The Stirrup Hoe
|Mark Guzzi hoes a row at Peacemeal Farm in Dixmont, ME.|
Photo courtesy, Eric Gallandt, University of Maine.
The Collinear Hoe
Also, one of our all-time most popular hoes, the Collinear Hoe is very unique. Eliot Coleman designed it with a sharp, rectangular blade that lays flat against (or collinear) with the ground. It is a type of 'draw hoe' because it is pulled toward the user. Doing so, slices weeds off just below the soil surface, leaving them to whither and die in the sun. It is very versatile and especially effective in and around low lying foliage on crops like head lettuce. It is also designed with ergonomics at its very inception. The idea was to create a hoe that could be used in a vertical stance, to reduce lower back strain. The collinear hoe is therefore used with a thumbs-up grip, much as you would a kitchen broom. It can be used in a back and forth motion in lighter weed pressure or more aggressively as a draw hoe on more mature weeds. There are three versions of this tool - 3-3/4" and 7" fixed blade models and a 7" model with a replaceable blade.
|This series of photos courtesy Jean-Martin Fortier, |
Les Jardins de le Grelinette, St. Armand, Quebec.
The Wire WeederThis is a highly ergonomic weeder designed by Eliot Coleman, with surgical precision in its application. Like the Collinear Hoes, it is designed to be used with a straight back and both thumbs up. It is great for emerging weeds, especially in and around younger crops or closely-spaced crops, where clumsiness just will not do. It is somewhat blunt, so it is designed not to cut through the weeds, but to overturn them, exposing their roots to the sun. There is also a short-handled version of this tool.
|Back & forth operation.|
|Simply dragging the weeder through the soil.|
The Trapezoid Hoe
This is our favorite for mid-sized weeds. It is a traditional chopping hoe with a unique trapezoidal shape. The beveled blade is angled just enough to get under the edges of plants. Sharp corners tackle stubborn roots. The replaceable spring steel blade allows easy renewal after multiple seasons of vigorous use.
The Cobrahead Long-handled Weeder/Cultivator
The 3-Tooth Cultivator
This tool was designed by Eliot Coleman to have a push-pull action for incorporating compost and fertilizer, and loosening soil. What's that got to do with weeding? Well, it can also be used for cultivating between rows in footpaths and is especially effective on emerging weed seedlings in those areas as the cultivating action of its teeth act to bury those young plants, smothering them.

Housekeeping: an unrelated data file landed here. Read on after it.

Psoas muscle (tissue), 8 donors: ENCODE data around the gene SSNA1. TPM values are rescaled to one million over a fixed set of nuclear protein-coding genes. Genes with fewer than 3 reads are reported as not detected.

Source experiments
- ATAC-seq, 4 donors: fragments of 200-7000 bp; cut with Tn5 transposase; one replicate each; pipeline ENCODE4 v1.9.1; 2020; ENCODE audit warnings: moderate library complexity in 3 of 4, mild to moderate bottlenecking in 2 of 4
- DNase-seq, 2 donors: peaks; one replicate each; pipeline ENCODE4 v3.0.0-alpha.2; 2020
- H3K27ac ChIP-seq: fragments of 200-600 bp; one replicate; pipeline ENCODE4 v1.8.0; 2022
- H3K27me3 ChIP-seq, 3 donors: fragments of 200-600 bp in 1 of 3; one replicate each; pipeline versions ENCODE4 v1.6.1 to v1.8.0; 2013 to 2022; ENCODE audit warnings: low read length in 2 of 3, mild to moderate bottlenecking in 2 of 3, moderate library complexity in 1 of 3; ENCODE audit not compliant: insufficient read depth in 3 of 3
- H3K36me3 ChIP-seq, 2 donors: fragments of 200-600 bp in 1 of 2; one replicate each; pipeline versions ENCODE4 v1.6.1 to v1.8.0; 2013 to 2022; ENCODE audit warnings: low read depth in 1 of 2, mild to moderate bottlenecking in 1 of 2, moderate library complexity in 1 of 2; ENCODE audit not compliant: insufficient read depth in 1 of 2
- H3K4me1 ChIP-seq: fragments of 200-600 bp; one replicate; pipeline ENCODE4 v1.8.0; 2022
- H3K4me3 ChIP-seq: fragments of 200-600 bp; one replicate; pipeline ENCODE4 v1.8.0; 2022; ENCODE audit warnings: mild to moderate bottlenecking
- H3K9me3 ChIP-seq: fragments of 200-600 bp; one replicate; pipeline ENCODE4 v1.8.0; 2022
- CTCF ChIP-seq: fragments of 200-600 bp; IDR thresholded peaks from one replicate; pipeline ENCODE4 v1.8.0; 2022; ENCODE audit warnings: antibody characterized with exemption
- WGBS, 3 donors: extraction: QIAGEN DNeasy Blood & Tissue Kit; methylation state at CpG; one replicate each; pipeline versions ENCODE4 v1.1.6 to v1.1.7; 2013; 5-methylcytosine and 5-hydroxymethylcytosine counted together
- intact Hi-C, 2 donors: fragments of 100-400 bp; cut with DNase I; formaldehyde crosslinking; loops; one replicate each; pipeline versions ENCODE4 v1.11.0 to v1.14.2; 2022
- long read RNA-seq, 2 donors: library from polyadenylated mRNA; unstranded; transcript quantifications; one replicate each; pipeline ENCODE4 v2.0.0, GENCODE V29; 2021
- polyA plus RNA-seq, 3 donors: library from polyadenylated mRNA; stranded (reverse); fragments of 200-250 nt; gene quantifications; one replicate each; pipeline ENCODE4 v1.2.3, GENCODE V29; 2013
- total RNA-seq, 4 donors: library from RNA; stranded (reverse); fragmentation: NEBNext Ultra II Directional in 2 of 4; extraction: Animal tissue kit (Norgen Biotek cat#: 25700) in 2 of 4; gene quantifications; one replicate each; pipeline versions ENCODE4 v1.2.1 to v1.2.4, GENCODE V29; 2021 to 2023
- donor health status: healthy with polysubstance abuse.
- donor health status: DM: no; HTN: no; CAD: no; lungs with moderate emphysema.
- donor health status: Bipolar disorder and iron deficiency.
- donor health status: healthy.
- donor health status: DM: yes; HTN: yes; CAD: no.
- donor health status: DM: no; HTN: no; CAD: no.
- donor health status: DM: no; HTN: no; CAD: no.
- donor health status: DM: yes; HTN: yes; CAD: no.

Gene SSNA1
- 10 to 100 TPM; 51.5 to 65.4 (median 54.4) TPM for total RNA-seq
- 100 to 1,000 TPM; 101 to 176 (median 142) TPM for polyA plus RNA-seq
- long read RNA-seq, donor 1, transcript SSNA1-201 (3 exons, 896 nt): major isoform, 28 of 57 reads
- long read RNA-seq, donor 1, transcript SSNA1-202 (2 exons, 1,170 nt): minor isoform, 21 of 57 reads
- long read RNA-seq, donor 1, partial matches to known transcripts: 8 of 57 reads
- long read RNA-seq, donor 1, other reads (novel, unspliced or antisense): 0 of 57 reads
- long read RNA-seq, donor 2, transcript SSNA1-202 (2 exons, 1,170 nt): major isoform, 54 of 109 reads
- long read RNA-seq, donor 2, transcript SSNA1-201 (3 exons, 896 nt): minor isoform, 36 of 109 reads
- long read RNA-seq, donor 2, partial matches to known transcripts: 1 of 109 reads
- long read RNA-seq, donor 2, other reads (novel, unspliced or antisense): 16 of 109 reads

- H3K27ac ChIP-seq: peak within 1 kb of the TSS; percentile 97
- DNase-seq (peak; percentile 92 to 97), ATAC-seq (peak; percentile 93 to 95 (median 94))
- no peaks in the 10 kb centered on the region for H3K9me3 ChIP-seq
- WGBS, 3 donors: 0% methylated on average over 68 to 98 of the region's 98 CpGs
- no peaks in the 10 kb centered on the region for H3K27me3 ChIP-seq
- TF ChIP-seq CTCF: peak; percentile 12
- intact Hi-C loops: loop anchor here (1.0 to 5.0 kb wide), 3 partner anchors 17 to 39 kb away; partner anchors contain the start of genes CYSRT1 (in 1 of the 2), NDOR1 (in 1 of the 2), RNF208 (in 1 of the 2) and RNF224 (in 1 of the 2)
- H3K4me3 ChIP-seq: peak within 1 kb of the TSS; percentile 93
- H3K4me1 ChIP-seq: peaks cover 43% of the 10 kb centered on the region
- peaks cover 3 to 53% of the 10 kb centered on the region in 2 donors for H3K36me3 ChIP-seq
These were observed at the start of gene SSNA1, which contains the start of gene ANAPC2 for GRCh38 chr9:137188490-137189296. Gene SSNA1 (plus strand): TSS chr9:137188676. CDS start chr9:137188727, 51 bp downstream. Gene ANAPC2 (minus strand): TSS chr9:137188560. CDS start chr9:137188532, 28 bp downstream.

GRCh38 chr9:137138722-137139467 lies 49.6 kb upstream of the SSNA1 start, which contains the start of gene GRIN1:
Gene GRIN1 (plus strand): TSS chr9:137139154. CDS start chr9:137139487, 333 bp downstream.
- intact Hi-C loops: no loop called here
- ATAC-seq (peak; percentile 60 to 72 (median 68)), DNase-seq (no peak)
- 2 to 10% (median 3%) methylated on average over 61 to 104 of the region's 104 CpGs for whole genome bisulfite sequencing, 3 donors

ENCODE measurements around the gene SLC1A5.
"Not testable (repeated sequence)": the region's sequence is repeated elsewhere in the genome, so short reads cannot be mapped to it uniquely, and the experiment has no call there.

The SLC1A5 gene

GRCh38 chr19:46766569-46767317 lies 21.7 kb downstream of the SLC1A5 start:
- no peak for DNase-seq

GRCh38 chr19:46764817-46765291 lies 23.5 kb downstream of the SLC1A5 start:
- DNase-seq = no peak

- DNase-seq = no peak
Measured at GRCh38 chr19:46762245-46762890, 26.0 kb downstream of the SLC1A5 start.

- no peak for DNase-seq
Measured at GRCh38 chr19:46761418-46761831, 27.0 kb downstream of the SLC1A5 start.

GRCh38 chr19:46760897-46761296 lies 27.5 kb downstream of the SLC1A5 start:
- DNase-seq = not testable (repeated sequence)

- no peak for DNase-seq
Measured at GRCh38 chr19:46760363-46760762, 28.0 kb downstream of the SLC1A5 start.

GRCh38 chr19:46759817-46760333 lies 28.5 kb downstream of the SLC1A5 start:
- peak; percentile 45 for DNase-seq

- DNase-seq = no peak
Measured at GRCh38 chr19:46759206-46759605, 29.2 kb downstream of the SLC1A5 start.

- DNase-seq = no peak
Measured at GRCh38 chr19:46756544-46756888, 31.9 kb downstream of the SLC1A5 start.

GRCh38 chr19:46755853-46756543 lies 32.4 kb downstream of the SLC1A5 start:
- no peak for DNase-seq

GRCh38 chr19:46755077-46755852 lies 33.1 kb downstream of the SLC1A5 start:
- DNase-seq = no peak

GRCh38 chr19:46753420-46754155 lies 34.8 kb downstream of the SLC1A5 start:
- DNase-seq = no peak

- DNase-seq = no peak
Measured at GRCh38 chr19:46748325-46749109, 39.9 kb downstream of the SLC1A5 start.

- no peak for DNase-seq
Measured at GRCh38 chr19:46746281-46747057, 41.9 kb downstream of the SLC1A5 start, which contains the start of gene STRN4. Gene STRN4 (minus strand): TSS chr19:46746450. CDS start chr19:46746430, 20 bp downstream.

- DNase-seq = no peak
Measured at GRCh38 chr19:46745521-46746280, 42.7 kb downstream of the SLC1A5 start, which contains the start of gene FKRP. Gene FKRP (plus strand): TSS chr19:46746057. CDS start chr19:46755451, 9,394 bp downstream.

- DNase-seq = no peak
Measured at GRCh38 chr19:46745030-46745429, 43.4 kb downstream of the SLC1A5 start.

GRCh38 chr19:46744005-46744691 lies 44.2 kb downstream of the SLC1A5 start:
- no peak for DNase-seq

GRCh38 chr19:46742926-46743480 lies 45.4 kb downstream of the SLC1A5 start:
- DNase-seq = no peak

|A vigorous back & forth motion is used to cultivate.|
The Hand Hoe
The Lucko Wire Weeder
This tool was recommended to us by Paul and Alison Wiediger of Au Naturel Farm in Kentucky. The Wiedigers prefer this European-made tool for detailed weeding in their hoophouses. The round wire design creates a business end of the tool that won't cut drip tape but will easily upend young weed seedlings. It has a narrow end for weeding between closely spaced crops like dense plantings of baby leaf lettuce and a wider end to cover more ground in open areas.
The Wire WeederThe short-handled version of one of Eliot Coleman's favorite tools, it is perfect for in-row weeding of closely spaced crops like salad mix, carrots and onions, as well as perennial flowers and herbs.
The Spring Tine Cultivator
Three round, spring-steel tines with a wooden handle. This light-weight tool feels great when cultivating tight areas. It's spring tines scratch the soil just enough to uproot smaller weeds while loosening the surface soil, allowing water and oxygen to penetrate.
The Ho-Mi EZ Digger
The Cobrahead Weeder & CultivatorThe short handled version of the Cobrahead described above. The tough, sharp steel blade and comfortable handle make fast work of tedious garden chores. Used to weed, cultivate, make small furrows, and even as a mini trowel for small transplants.
Thermal Weed Control:Flame weeding is also a very effective method of organic weed control. There are two main methods...
Spot Flame Weeding
Spot flaming is done most often at the ends of rows, and in the footpaths to control weeds after a crop is established. It is not necessary to char or burn the weeds. The flame need only overheat the tissues of the plants and break the cell tissues to be effective (visually, the plants will wilt).
Pre-emergence Weed Control
Other general notes about mechanical weeding:
Weeding is most effectively done when the weeds are young and in the morning on a sunny day. Together, those two tactics will result in the highest mortality rate, reducing subsequent weeding. Young weeds are simply easier to kill and all weeds are easier to kill when the afternoon sun is available to dessicate their disturbed foliage and roots.
Also, although there seems to be an unending supply, there really are just so many weed seeds available in the 'weed seed bank' - that collection of weed seeds lying dormant in your soil, awaiting favorable conditions to germinate and cause you problems. Weeding while the weeds are young and have not gone to seed, works to effectively deplete the weed seed bank and eventually will result in relatively weed-free conditions. But, you have to be diligent and proactive in order to ever achieve that.
Thanks for reading and best of luck in your own personal battle against weeds.
Tools & Supplies Manager